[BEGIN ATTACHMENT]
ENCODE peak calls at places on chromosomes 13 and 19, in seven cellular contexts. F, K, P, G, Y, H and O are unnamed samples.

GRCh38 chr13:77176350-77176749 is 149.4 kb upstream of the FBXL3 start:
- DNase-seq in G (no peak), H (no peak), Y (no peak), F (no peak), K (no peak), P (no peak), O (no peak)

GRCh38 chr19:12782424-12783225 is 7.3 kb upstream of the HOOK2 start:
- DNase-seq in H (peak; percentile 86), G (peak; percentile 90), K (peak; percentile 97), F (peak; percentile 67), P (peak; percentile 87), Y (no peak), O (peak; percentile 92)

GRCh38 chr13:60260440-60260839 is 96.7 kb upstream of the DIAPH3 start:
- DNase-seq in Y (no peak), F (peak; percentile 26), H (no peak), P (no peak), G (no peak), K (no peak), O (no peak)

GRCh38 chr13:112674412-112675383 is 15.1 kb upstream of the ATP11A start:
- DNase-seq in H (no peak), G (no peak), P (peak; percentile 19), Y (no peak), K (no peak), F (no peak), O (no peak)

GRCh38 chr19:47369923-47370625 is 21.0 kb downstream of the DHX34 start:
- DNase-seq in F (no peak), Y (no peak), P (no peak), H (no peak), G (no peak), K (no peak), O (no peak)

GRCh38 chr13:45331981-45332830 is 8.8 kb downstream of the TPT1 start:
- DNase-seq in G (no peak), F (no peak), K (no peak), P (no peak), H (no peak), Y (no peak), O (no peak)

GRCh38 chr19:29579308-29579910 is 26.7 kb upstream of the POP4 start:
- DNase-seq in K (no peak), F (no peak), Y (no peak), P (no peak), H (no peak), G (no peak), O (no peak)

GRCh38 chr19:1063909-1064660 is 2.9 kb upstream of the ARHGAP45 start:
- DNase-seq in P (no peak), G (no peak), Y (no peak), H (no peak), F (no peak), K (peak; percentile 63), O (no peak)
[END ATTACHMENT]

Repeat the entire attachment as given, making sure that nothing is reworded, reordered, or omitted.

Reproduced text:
ENCODE peak calls at places on chromosomes 13 and 19, in seven cellular contexts. F, K, P, G, Y, H and O are unnamed samples.

GRCh38 chr13:77176350-77176749 is 149.4 kb upstream of the FBXL3 start:
- DNase-seq in G (no peak), H (no peak), Y (no peak), F (no peak), K (no peak), P (no peak), O (no peak)

GRCh38 chr19:12782424-12783225 is 7.3 kb upstream of the HOOK2 start:
- DNase-seq in H (peak; percentile 86), G (peak; percentile 90), K (peak; percentile 97), F (peak; percentile 67), P (peak; percentile 87), Y (no peak), O (peak; percentile 92)

GRCh38 chr13:60260440-60260839 is 96.7 kb upstream of the DIAPH3 start:
- DNase-seq in Y (no peak), F (peak; percentile 26), H (no peak), P (no peak), G (no peak), K (no peak), O (no peak)

GRCh38 chr13:112674412-112675383 is 15.1 kb upstream of the ATP11A start:
- DNase-seq in H (no peak), G (no peak), P (peak; percentile 19), Y (no peak), K (no peak), F (no peak), O (no peak)

GRCh38 chr19:47369923-47370625 is 21.0 kb downstream of the DHX34 start:
- DNase-seq in F (no peak), Y (no peak), P (no peak), H (no peak), G (no peak), K (no peak), O (no peak)

GRCh38 chr13:45331981-45332830 is 8.8 kb downstream of the TPT1 start:
- DNase-seq in G (no peak), F (no peak), K (no peak), P (no peak), H (no peak), Y (no peak), O (no peak)

GRCh38 chr19:29579308-29579910 is 26.7 kb upstream of the POP4 start:
- DNase-seq in K (no peak), F (no peak), Y (no peak), P (no peak), H (no peak), G (no peak), O (no peak)

GRCh38 chr19:1063909-1064660 is 2.9 kb upstream of the ARHGAP45 start:
- DNase-seq in P (no peak), G (no peak), Y (no peak), H (no peak), F (no peak), K (peak; percentile 63), O (no peak)